New Museum, New York, Feb. 25 to May 24, 2015*
The New Museum’s third iteration of its Triennial, “Surround Audience,” invites fifty-one artists from around the world to discuss their position in society and the world, as that is interpreted and represented via an urgent need to re-identify oneself within a constantly changing socioeconomic and political backdrop. From poetry and interactive virtual reality to performances at Central Park and off-site travel, curator Lauren Cornell and artist Ryan Trecartin have attempted to incorporate all disciplines, mediums and genres of visual and interactive experience within the boundaries of the museum and beyond.
With an attempt to portray local sociopolitical settings, through the use and manipulation of diverse mediums and materials, the fifth floor of the museum encompasses testimonies from Angola, Cairo and Israel, as commentaries on the specificity of their ongoing cultural conditions. Special impact is made by Kiluanji Kia Henda’s Rusty Mirage (The City Skyline) where in black and white photographs, empty geometrical installations are installed in the desert of Jordan and the UAE, as outlines of skyscrapers. These hollow modernist shapes testify to the disillusionment of neoliberalism’s rapid economic growth by foreign investors, in Luanda and other similar developing cities, while creating parallels with the local tradition of sand designs, known as “sona,” bestowing on the work a poetic allure.
The fourth floor, which also serves as a curatorial success, further elaborates on that theme by presenting works in a conversation surrounding the search of one’s identity within the global structure of technological and socioeconomic development. Notable examples are Verena Dengler’s embroidered Sponsors, Untitled and Performance Proletarians where traditional craft meets contemporary culture to comment on the degree of impact that technological progress has on civilization. The same line is followed by Oliver Laric’s Untitled video, where animated clips are used to underline that effect, via the mutation of its characters. Also characteristic are Jose Leon Cerrillo’s seamlessly subtle geometric structures, found throughout the space, which create a sense of immersion and embodied personal exploration of the prevailing theme, tieing the conceptual to an intimate experience.
Unlike the fourth floor, the third floor’s busy concentration of large-scale installations leads to a disambiguous result and a noisy experience. Alluding more to an arcade than a gallery, in combination with the absence of a prevailing theme, the lack of dialogue here forces the works to struggle for an orderly arrangement amongst things that are disconnected. Shadi Habib Allah’s Untitled video, disconnected from the surrounding works, stands out as a study of a marginalized culture and a testimony to the forces of globalization. The 18min video portrays the raw reality behind the otherwise romanticized lives of the Bedouins in Egypt, as documented under unorthodox circumstances. With the artist having been smuggled into their community for prolonged periods of time and putting his life at risk, we stand witness to a visceral account of the dire sociopolitical circumstances of a culture-symbol, as that could only be achieved via an artistic viewpoint, free from anthropological inferences.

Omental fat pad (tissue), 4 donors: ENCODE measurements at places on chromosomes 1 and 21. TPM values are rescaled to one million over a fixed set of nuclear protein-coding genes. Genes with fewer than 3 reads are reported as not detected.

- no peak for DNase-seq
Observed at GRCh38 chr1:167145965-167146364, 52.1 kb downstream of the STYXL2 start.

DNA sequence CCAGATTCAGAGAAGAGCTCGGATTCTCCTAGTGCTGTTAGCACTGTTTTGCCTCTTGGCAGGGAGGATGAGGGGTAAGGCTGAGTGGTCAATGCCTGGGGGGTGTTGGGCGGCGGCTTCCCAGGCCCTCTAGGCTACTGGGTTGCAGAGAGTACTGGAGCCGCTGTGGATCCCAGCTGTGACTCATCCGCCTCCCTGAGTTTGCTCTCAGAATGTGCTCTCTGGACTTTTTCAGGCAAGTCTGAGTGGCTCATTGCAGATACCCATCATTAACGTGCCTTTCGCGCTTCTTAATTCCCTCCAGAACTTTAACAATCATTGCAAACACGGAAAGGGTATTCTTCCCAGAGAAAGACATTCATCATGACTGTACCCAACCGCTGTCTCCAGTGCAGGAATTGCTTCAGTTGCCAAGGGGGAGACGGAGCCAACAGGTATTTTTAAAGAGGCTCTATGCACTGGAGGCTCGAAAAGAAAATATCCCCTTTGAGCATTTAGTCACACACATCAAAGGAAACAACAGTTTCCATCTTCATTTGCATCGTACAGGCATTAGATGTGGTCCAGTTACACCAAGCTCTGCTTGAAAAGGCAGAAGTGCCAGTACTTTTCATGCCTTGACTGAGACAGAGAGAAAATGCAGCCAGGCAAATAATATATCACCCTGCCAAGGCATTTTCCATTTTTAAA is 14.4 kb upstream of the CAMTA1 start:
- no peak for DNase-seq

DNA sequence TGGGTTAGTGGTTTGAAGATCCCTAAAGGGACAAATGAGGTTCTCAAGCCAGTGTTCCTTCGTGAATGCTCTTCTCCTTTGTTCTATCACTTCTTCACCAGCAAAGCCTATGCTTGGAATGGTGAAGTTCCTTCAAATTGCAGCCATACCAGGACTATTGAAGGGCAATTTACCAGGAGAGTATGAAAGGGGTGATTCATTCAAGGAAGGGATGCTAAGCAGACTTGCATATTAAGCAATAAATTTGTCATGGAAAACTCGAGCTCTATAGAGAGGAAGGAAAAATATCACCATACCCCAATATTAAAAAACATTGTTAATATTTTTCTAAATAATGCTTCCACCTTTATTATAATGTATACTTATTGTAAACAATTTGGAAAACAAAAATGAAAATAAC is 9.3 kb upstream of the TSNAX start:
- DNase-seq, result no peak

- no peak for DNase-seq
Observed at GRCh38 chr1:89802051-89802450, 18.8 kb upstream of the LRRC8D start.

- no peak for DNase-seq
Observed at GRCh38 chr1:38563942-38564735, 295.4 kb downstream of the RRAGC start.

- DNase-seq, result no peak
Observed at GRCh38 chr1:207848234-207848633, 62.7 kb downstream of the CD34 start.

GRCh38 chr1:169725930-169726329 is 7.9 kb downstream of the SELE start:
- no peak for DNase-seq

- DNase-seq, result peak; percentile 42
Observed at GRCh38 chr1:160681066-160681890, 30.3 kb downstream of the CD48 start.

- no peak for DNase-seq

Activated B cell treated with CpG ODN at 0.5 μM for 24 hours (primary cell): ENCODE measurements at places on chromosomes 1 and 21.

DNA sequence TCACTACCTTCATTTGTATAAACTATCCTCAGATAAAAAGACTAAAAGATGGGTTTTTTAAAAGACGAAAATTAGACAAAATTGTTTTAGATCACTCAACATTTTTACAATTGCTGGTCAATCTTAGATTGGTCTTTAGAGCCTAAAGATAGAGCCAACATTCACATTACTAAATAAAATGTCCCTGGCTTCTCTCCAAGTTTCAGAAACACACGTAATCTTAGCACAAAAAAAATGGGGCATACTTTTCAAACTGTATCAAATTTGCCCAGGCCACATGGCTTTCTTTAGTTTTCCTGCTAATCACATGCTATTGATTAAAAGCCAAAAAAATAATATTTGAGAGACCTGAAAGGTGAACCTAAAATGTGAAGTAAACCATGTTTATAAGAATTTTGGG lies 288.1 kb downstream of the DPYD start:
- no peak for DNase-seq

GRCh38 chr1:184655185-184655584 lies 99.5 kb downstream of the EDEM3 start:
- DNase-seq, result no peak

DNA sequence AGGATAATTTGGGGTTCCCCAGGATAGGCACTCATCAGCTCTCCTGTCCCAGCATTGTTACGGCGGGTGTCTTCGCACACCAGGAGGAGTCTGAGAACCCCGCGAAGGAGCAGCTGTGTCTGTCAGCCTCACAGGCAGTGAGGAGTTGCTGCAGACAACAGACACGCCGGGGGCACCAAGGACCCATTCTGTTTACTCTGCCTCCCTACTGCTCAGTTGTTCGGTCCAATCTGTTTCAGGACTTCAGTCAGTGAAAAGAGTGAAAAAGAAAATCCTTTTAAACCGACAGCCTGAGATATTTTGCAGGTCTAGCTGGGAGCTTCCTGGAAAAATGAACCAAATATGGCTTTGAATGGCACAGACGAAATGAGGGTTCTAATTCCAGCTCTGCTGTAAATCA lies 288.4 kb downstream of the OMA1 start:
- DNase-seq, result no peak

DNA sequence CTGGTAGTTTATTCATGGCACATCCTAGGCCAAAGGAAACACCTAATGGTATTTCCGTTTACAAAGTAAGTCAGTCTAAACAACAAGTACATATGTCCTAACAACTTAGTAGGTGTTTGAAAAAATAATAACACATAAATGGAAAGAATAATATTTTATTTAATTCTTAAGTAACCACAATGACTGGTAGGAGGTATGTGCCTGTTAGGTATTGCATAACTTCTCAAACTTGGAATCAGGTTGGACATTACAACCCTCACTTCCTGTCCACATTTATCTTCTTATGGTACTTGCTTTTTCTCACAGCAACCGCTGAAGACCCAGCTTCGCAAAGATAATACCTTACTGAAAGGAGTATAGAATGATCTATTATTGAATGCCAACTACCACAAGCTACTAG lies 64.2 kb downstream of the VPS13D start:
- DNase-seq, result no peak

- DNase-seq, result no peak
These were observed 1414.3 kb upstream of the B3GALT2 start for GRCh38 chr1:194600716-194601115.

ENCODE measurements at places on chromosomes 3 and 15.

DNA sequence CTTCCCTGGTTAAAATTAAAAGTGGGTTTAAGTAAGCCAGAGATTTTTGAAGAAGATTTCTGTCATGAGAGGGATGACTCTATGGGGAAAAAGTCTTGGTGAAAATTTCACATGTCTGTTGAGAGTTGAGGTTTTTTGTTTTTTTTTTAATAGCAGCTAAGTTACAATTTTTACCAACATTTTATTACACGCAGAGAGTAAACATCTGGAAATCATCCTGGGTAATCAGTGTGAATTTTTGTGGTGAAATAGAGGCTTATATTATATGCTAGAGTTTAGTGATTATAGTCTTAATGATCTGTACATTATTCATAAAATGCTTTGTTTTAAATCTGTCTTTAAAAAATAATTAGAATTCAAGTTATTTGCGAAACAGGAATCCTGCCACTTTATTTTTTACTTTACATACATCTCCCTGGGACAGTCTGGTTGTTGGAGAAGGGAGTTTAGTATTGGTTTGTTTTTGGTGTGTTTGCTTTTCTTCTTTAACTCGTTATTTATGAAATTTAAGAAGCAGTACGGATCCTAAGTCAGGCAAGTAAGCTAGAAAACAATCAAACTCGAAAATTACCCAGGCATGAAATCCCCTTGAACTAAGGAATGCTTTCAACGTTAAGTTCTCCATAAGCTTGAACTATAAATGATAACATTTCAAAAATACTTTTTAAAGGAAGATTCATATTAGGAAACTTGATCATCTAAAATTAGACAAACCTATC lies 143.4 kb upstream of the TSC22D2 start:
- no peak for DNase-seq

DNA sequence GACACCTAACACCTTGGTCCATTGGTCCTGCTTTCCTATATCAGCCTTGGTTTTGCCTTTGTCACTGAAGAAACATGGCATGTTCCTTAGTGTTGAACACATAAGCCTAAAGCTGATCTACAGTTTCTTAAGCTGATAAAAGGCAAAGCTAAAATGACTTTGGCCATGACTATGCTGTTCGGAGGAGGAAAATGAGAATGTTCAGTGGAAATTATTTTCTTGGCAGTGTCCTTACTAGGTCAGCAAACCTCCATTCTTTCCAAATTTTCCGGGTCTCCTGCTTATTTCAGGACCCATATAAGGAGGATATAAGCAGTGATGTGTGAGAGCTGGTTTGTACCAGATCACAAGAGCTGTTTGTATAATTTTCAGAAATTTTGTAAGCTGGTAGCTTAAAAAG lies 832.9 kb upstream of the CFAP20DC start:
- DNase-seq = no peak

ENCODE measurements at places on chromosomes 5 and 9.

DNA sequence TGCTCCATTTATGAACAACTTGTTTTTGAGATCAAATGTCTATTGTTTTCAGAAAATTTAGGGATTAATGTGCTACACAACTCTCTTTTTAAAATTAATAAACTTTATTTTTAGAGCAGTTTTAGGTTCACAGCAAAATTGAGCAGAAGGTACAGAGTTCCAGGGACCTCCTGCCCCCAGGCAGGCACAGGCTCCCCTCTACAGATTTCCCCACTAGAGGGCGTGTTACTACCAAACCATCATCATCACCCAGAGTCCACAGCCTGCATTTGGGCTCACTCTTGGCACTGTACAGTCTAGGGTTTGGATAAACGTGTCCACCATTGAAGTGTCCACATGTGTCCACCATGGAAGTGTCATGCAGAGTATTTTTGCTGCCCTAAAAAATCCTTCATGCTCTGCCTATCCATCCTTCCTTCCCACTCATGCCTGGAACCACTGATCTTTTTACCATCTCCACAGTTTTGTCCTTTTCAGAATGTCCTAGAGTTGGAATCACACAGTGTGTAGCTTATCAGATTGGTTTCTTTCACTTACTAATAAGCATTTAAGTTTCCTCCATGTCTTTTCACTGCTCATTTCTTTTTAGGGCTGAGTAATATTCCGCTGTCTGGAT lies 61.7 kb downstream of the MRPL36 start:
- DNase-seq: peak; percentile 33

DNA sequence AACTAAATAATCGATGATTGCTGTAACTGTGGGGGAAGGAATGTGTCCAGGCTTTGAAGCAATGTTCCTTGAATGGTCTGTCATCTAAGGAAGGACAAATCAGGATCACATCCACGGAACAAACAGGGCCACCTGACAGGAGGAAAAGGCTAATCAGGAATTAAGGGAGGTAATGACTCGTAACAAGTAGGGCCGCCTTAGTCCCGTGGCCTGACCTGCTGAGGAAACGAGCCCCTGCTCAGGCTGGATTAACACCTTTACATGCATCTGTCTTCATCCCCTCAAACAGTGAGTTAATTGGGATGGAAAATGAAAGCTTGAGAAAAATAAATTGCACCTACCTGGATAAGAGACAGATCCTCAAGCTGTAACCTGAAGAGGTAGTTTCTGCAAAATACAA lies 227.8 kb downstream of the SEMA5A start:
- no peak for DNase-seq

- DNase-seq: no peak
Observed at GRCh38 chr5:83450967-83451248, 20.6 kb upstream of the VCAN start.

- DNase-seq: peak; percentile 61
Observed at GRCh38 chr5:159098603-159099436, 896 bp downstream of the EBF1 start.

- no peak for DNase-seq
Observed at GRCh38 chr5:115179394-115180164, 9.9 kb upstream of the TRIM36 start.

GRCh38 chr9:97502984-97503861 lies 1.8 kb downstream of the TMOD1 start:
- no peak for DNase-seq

With a theme alluding to the progress of our civilization in relation to our natural environment, the second floor explores the impact of that development on social and public space. Notable works here range from Frank Benson’s Juliana, as the reconfiguration of a human form as a virtual metallic hyperreal being, to Eduardo Navarro’s Timeless Alex tortoise costume and Central Park’s performance, dealing with the reconsideration of our contemporary digital pace. Daniel Steegmann Mangrane’s virtual reality Phantom further enhances the theme by offering an immersive experience in a Brazilian rainforest and completing the floor’s approach to the subjectivity of our existence.
By commenting on our relationship to material culture, the exhibition concludes on the first floor with DIS’s Island installation and Lisa Holzer’s But yes, but yes! and Garage Picture where we find materiality transgressing into live form, with a dominating presence, alluding to the underlying power struggle of consumerist culture.
Despite the all-encompassing generational and geographical spread of the selected artists, and the comprehensive analysis of its target issues, “Surround Audience” falls victim to the contagious one-dimensional condition of the western perspective’s tendency to exhibit other cultures. With the ongoing debate on the fundamentals concerning the display of foreign cultures, justifying criteria and non-western diversity in curatorial approaches, on the specific elements that define the cultural identities and historicity of each location beyond the apparent ongoing condition, are essential in the introduction and representation of sensitive subject-matter elsewhere. We are therefore left to ponder on whose perspective “Surround Audience” is based anyway…